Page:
Baldwin said he ‘would have killed [himself]’ if he felt responsible for shooting Hutchins in the Thursday ABC interview, where he discussed the aftermath of the fatal shooting for the first time since it took place.

Bryan W. Carpenter, a weapons armorer who works for Dark Thirty Film Services, said he was skeptical that Baldwin never pulled the trigger.

‘In order to make it fire, you have to put your thumb up onto the hammer, cock the hammer all the way back, and then as the hammer is completely cocked back, then you pull the trigger and then the gun fires,’ Carpenter told Fox News. ‘So that’s very important because that gun had to have two step process to fire. It had to be cocked and the trigger pulled to fire.’

Carpenter continued: ‘Once you cock the hammer back on one of those old west guns, it doesn’t take a lot to set that trigger off.’

His comments come after Santa Fe Sheriff Adan Mendoza told the outlet that ‘guns don’t just go off. So whatever needs to happen to manipulate the firearm, [Baldwin] did that and it was in his hands.’

Detectives are investigating whether Seth Kenney, a 51-year-old Hollywood veteran who was supposed to provide the film with dummy rounds and blanks, may have sent recycled bullets from a previous set, according to an affidavit filed by the Sante Fe County Sheriff’s Office.

Investigators there continue to probe Hutchins’ death, and have yet to file any criminal charges.

Hilaria Baldwin claims husband Alec Baldwin has been suffering from PTSD for a ‘long time’ even before Rust shooting… and complains about living in the ‘famous world’ in new video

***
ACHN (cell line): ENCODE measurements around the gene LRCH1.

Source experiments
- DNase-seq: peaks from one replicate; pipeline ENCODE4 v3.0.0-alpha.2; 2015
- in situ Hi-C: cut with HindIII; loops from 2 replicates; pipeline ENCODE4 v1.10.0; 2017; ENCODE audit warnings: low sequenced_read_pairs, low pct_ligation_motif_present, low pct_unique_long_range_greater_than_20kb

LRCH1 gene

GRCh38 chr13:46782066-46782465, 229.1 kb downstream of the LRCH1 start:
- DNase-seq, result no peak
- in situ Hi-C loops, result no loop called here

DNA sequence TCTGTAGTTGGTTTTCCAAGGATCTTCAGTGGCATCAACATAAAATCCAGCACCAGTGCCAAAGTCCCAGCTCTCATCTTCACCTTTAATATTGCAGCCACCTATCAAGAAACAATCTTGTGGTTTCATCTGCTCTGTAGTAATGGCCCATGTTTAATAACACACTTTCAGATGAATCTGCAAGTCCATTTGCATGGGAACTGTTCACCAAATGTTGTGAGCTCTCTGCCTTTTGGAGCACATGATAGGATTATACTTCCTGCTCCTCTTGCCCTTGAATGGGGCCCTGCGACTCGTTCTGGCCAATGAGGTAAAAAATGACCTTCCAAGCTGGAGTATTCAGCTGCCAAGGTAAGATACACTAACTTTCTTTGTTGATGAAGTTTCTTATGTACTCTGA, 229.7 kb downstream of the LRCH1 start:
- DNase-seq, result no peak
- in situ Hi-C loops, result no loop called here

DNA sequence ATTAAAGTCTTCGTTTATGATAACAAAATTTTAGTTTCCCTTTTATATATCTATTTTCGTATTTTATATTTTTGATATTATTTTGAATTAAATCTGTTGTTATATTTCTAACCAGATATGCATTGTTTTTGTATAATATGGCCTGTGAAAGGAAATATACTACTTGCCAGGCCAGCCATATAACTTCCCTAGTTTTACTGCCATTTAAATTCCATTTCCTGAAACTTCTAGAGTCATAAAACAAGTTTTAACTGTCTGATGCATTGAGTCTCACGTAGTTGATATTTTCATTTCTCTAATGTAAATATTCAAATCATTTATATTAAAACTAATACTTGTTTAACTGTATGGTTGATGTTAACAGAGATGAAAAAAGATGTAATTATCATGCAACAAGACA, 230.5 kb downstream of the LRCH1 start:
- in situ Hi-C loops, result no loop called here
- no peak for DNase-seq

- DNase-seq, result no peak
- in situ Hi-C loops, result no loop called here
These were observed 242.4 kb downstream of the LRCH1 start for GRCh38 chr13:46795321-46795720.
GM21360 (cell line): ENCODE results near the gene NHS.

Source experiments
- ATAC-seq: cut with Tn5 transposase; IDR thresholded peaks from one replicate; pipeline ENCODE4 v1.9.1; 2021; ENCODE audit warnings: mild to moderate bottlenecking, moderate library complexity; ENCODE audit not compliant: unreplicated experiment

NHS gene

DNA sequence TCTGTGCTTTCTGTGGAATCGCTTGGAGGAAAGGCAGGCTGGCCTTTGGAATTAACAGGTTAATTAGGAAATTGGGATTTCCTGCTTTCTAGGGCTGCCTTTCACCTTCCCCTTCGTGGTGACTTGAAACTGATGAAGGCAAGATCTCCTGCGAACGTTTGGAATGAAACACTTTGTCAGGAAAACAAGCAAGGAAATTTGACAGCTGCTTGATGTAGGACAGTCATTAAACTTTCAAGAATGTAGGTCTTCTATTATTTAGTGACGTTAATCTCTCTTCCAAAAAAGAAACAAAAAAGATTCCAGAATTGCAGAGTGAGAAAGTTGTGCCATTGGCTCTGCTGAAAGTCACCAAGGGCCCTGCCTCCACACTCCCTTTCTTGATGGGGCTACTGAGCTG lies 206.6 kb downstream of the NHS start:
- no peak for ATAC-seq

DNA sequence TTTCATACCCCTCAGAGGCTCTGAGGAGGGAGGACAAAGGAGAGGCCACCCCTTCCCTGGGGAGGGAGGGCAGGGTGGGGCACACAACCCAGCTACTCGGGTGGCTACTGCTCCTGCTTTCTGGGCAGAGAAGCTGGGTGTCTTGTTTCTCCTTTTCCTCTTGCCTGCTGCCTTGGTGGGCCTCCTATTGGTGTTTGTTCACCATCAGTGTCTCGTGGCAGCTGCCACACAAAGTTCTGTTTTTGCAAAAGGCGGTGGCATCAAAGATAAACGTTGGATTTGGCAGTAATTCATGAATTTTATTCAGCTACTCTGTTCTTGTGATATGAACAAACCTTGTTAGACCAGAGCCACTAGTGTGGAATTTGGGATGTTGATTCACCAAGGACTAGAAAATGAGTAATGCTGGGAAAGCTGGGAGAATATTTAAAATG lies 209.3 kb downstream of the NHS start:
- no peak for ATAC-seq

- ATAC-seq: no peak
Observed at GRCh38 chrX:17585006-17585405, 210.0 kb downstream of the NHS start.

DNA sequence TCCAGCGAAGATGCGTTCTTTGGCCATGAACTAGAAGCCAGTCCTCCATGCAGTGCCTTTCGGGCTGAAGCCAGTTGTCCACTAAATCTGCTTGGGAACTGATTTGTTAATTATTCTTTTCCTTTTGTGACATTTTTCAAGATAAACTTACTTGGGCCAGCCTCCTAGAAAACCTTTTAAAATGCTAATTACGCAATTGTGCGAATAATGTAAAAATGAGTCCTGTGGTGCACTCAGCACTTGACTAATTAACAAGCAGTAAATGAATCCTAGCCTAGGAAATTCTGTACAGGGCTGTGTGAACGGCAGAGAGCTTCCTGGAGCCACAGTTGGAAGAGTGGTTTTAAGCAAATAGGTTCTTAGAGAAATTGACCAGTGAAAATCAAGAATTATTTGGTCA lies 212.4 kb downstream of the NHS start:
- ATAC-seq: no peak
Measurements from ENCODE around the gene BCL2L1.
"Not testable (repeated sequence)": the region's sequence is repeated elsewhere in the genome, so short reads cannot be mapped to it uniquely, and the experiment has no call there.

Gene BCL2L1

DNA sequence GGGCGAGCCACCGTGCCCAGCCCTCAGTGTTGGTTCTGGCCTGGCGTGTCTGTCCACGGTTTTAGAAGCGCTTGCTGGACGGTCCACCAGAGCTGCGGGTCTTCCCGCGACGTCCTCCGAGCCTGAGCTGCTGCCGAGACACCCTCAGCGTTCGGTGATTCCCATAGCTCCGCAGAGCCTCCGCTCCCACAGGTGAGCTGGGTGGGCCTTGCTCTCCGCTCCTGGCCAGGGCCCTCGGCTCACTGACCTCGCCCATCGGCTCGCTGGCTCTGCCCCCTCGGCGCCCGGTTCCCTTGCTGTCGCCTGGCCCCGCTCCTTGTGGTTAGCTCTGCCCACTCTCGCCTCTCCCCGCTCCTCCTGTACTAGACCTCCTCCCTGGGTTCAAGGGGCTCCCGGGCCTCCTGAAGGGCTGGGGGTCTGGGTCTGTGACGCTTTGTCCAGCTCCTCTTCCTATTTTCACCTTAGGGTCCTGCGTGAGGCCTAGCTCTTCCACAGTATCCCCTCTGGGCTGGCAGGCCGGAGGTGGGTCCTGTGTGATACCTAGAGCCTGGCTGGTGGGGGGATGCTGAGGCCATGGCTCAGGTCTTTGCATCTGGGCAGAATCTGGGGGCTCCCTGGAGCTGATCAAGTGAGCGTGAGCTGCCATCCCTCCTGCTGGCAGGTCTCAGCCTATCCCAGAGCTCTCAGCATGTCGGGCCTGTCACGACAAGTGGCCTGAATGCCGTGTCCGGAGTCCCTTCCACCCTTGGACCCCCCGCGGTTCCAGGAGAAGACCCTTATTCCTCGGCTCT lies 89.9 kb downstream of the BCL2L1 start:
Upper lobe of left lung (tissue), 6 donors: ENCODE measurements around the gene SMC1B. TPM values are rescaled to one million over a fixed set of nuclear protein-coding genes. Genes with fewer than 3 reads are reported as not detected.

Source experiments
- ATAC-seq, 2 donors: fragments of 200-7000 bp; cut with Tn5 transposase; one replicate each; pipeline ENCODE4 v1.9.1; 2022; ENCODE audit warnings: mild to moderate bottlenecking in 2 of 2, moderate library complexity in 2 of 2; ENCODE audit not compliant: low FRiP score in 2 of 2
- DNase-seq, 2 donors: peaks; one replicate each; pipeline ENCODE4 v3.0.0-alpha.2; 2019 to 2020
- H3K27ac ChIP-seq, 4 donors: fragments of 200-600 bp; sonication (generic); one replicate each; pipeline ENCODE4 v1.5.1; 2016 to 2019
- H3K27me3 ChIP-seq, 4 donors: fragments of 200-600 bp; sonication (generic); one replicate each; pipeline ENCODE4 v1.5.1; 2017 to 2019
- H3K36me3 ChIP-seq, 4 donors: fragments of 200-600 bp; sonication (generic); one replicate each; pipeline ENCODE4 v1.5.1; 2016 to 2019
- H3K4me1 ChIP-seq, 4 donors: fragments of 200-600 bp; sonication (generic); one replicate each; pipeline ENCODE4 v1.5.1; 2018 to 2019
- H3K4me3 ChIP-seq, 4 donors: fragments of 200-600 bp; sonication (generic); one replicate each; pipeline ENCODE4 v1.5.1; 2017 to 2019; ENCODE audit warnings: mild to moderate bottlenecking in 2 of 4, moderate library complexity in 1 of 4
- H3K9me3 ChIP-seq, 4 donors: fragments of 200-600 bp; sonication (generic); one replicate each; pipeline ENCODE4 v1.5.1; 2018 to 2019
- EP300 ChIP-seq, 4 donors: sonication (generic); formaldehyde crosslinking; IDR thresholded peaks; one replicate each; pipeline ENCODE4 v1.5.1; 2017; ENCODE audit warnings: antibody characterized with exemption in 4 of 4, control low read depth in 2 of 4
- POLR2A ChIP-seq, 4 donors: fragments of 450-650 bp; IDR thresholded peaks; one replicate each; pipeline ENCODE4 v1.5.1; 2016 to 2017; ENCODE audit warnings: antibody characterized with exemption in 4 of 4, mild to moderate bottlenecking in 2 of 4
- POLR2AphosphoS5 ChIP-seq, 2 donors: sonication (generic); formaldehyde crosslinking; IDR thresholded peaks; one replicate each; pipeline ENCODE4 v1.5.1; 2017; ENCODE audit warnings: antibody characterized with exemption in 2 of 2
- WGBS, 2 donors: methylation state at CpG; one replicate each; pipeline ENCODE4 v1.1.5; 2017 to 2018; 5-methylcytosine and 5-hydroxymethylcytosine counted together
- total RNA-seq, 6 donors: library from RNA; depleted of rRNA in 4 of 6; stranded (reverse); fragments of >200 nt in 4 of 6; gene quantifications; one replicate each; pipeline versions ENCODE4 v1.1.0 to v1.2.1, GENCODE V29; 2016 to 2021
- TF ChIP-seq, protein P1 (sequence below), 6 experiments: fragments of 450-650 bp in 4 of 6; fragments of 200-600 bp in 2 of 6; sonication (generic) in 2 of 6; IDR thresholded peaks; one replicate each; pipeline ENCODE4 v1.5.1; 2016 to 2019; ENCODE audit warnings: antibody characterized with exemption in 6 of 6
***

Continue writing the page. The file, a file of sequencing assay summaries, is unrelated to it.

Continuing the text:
Hilaria Baldwin has claimed husband Alec Baldwin is suffering from PTSD in her latest Instagram Story video, where she also complains about being a celebrity.

‘My husband is suffering from PTSD right now,’ Hilaria, 37, said on Thursday, adding that it has been something he’s dealt with for a ‘long time’.

Hilaria also complained that life in the ‘famous world’ has been a struggle, vowing to speak her ‘truth’ in 2022.

The latest: Hilaria Baldwin ranted about being a celebrity and claimed husband Alec Baldwin is suffering from PTSD in her latest Instagram stories.

Alec denied firing the gun that killed Hutchins during a teary-eyed interview with George Stephanopoulos earlier this month, insisting he did not feel guilty because he bore no responsibility for her death.

Two days later both he and Hilaria deleted their Twitter accounts following the interview.

Meanwhile, on Thursday, Hilaria also posted a video of her telling a reporter to ‘please go away’ alongside a caption: ‘I need to speak up about this. Not only for my family, but for those who were hurt before me.’

In the video on her Instagram Stories, Hilaria talked about the negative sides to fame and struggles with being a celebrity.

‘My husband is suffering from PTSD right now,’ Hilaria, 37, said on Friday, adding that it has been something he’s dealt with for a long time. She shared a photo of him with their son

‘One thing I’ve learned from entering this famous world is that when you get negative attention whether its from trolls or tabloid media and people say to you just ignore it, that’s what they want.’